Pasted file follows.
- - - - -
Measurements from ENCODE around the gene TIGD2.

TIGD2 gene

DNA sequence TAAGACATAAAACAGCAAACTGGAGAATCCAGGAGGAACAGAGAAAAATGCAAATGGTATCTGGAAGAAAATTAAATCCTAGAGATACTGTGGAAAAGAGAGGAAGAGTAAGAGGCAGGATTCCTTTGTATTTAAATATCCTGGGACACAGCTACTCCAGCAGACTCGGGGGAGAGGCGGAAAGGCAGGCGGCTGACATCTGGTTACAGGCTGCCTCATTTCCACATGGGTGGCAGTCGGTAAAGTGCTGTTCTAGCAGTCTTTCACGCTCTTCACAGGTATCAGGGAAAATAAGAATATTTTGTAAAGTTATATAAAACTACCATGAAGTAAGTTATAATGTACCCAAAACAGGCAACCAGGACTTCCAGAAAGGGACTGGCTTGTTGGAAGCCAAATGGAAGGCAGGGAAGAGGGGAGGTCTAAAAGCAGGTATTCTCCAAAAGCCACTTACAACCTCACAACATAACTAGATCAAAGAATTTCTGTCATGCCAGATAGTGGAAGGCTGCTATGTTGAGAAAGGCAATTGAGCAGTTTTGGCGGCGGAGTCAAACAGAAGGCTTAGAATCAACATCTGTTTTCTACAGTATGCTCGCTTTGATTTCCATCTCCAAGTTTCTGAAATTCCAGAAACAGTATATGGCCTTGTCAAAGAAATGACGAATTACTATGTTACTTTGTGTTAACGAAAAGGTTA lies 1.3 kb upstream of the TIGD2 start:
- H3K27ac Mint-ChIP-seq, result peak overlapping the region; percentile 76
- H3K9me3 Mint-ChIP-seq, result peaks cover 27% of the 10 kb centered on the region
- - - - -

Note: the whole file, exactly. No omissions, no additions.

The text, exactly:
Measurements from ENCODE around the gene TIGD2.

TIGD2 gene

DNA sequence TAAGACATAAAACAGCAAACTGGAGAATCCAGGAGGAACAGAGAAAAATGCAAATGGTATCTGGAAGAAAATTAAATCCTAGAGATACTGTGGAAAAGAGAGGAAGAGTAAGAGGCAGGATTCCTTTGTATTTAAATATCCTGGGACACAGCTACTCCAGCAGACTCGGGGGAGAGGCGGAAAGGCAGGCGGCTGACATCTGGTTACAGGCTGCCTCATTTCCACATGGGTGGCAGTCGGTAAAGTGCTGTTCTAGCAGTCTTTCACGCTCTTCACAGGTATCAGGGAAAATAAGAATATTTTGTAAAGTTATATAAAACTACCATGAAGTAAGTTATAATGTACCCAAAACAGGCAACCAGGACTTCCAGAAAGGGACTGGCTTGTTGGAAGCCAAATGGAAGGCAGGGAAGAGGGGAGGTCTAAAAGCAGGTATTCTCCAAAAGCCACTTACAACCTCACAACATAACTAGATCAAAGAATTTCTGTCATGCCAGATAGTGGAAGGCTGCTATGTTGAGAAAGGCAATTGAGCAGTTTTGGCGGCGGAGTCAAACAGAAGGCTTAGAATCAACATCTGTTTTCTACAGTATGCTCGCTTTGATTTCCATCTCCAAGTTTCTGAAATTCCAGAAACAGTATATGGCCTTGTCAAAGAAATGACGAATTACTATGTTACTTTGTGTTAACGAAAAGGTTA lies 1.3 kb upstream of the TIGD2 start:
- H3K27ac Mint-ChIP-seq, result peak overlapping the region; percentile 76
- H3K9me3 Mint-ChIP-seq, result peaks cover 27% of the 10 kb centered on the region